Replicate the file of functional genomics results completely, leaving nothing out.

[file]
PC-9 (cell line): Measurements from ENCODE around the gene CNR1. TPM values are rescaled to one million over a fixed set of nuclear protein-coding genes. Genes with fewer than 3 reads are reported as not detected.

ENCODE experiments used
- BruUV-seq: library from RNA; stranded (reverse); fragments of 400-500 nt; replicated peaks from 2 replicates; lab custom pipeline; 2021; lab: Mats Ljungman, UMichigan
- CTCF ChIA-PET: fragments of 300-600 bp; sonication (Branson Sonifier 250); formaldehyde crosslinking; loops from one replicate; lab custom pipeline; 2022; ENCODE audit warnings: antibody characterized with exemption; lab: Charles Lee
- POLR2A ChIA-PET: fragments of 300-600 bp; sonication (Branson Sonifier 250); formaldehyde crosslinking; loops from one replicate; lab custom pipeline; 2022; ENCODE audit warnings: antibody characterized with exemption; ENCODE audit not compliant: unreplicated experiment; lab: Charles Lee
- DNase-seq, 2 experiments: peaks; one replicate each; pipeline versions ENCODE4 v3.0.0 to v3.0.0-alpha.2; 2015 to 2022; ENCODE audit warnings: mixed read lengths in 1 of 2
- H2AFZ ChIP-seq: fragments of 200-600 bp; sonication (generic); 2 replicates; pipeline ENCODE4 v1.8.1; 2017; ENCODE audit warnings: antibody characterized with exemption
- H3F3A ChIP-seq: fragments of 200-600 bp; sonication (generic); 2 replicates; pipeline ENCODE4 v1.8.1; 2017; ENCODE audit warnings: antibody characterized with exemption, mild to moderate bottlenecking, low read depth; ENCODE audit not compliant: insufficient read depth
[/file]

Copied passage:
PC-9 (cell line): Measurements from ENCODE around the gene CNR1. TPM values are rescaled to one million over a fixed set of nuclear protein-coding genes. Genes with fewer than 3 reads are reported as not detected.

ENCODE experiments used
- BruUV-seq: library from RNA; stranded (reverse); fragments of 400-500 nt; replicated peaks from 2 replicates; lab custom pipeline; 2021; lab: Mats Ljungman, UMichigan
- CTCF ChIA-PET: fragments of 300-600 bp; sonication (Branson Sonifier 250); formaldehyde crosslinking; loops from one replicate; lab custom pipeline; 2022; ENCODE audit warnings: antibody characterized with exemption; lab: Charles Lee
- POLR2A ChIA-PET: fragments of 300-600 bp; sonication (Branson Sonifier 250); formaldehyde crosslinking; loops from one replicate; lab custom pipeline; 2022; ENCODE audit warnings: antibody characterized with exemption; ENCODE audit not compliant: unreplicated experiment; lab: Charles Lee
- DNase-seq, 2 experiments: peaks; one replicate each; pipeline versions ENCODE4 v3.0.0 to v3.0.0-alpha.2; 2015 to 2022; ENCODE audit warnings: mixed read lengths in 1 of 2
- H2AFZ ChIP-seq: fragments of 200-600 bp; sonication (generic); 2 replicates; pipeline ENCODE4 v1.8.1; 2017; ENCODE audit warnings: antibody characterized with exemption
- H3F3A ChIP-seq: fragments of 200-600 bp; sonication (generic); 2 replicates; pipeline ENCODE4 v1.8.1; 2017; ENCODE audit warnings: antibody characterized with exemption, mild to moderate bottlenecking, low read depth; ENCODE audit not compliant: insufficient read depth